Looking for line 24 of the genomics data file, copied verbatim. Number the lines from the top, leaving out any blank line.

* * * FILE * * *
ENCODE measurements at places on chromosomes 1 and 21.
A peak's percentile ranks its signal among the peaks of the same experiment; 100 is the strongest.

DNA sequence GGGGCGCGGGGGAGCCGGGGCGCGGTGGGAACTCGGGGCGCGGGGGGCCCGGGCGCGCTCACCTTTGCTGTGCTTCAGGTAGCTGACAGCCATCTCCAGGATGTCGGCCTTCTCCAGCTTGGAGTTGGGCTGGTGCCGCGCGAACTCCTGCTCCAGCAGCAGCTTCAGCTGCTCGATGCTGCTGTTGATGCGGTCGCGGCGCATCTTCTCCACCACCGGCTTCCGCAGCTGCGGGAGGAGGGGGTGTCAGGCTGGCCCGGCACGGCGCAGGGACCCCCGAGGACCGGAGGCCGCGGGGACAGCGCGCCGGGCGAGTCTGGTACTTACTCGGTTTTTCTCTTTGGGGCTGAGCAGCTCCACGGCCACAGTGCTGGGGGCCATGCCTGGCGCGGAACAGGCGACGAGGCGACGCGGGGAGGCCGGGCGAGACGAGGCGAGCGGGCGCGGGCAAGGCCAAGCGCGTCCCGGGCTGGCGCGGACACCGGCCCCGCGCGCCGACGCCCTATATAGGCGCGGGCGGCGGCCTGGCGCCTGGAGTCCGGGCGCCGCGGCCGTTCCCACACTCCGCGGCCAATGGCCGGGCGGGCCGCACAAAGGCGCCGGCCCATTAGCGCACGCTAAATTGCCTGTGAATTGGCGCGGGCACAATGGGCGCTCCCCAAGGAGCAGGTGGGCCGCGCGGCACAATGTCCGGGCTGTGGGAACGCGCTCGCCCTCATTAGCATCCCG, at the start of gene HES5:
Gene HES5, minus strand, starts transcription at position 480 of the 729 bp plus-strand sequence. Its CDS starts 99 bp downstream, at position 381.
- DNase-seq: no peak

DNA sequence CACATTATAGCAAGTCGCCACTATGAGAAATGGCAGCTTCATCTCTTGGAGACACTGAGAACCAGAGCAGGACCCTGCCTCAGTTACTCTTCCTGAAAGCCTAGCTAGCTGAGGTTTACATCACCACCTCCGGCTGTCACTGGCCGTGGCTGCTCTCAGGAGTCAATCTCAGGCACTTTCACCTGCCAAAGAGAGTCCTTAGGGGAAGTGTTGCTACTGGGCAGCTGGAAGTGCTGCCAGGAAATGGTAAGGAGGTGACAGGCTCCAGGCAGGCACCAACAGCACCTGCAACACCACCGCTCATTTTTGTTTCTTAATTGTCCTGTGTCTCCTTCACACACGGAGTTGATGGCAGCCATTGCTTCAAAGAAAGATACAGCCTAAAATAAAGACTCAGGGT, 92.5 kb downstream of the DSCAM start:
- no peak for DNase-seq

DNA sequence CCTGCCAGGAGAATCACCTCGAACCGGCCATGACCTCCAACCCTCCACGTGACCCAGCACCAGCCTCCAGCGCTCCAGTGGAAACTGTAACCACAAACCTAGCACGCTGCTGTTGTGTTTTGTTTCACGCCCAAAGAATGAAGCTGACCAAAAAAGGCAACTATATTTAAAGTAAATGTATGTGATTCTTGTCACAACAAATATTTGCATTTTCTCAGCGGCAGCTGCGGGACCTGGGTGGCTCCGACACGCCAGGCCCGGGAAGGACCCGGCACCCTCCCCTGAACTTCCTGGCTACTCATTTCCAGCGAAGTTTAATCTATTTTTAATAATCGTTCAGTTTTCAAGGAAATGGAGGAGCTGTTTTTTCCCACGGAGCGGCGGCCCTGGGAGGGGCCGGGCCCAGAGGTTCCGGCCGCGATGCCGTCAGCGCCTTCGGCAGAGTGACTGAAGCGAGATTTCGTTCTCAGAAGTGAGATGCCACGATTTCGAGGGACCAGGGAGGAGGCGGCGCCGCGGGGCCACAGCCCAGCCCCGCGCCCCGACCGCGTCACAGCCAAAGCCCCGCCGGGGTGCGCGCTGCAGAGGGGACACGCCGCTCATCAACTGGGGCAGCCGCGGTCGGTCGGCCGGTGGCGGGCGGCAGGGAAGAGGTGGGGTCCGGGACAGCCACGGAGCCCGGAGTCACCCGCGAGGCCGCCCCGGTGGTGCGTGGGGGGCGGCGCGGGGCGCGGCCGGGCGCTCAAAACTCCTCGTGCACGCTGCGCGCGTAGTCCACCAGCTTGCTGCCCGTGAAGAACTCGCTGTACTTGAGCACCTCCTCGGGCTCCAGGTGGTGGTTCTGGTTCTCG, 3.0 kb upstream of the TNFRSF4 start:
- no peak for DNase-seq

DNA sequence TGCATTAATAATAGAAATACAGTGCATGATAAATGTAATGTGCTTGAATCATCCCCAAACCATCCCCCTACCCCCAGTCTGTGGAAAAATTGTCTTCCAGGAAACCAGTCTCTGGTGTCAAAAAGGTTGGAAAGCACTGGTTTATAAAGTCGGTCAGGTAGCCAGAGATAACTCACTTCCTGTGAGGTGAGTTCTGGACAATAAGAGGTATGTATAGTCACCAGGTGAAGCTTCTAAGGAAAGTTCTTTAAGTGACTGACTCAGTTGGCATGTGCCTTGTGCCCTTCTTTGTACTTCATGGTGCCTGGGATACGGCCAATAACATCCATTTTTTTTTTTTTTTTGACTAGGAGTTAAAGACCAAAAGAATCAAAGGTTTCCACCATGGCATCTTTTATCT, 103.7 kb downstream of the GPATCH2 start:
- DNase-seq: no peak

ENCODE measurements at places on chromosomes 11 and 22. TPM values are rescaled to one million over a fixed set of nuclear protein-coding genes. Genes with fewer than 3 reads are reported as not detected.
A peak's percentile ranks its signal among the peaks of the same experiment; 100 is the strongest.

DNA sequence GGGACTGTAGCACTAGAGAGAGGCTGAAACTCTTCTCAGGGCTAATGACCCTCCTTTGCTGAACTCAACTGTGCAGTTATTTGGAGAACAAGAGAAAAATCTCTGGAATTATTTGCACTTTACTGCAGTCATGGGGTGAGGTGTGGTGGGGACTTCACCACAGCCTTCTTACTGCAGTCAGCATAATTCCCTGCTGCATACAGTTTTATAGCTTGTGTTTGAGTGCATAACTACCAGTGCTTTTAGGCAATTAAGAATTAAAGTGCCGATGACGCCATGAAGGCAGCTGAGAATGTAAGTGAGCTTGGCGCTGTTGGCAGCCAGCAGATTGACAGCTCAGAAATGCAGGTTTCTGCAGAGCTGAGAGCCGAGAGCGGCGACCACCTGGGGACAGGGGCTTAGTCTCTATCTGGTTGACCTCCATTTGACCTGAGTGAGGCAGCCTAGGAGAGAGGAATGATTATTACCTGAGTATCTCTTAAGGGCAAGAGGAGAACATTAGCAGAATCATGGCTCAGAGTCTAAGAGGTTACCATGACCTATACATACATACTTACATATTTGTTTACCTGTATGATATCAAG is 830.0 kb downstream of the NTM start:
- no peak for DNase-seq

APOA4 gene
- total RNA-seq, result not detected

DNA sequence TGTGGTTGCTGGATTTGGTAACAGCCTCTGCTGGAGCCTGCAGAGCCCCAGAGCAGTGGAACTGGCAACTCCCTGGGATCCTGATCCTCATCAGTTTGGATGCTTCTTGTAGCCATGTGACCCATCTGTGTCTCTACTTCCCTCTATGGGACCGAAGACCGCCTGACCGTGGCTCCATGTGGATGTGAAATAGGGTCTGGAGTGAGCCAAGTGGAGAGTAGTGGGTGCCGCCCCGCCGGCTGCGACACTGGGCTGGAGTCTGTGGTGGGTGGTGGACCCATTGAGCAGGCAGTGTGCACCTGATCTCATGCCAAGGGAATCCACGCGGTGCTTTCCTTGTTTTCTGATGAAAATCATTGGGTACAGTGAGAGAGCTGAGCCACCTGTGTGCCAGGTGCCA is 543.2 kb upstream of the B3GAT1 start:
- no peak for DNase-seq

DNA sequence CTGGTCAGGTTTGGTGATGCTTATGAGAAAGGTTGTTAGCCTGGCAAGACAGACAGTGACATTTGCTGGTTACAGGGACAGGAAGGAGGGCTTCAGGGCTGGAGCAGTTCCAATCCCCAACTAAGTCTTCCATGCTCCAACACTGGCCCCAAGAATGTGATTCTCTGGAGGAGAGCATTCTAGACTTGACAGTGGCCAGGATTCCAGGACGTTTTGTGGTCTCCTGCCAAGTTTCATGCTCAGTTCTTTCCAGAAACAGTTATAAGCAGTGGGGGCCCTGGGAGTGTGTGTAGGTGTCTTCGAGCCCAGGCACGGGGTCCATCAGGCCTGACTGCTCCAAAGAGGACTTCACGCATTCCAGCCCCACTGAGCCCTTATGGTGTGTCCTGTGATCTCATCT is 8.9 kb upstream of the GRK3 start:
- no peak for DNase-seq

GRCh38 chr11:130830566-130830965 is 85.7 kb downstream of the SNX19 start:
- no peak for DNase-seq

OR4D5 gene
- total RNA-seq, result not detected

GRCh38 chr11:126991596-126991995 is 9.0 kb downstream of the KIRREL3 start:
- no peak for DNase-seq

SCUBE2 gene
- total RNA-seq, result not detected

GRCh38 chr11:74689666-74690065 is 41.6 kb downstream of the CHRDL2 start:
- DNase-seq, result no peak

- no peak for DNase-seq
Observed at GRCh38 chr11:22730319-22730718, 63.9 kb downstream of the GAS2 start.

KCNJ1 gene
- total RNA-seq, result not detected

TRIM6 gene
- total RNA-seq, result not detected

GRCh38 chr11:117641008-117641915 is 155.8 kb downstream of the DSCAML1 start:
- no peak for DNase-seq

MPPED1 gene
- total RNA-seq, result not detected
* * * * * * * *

OR4D5 gene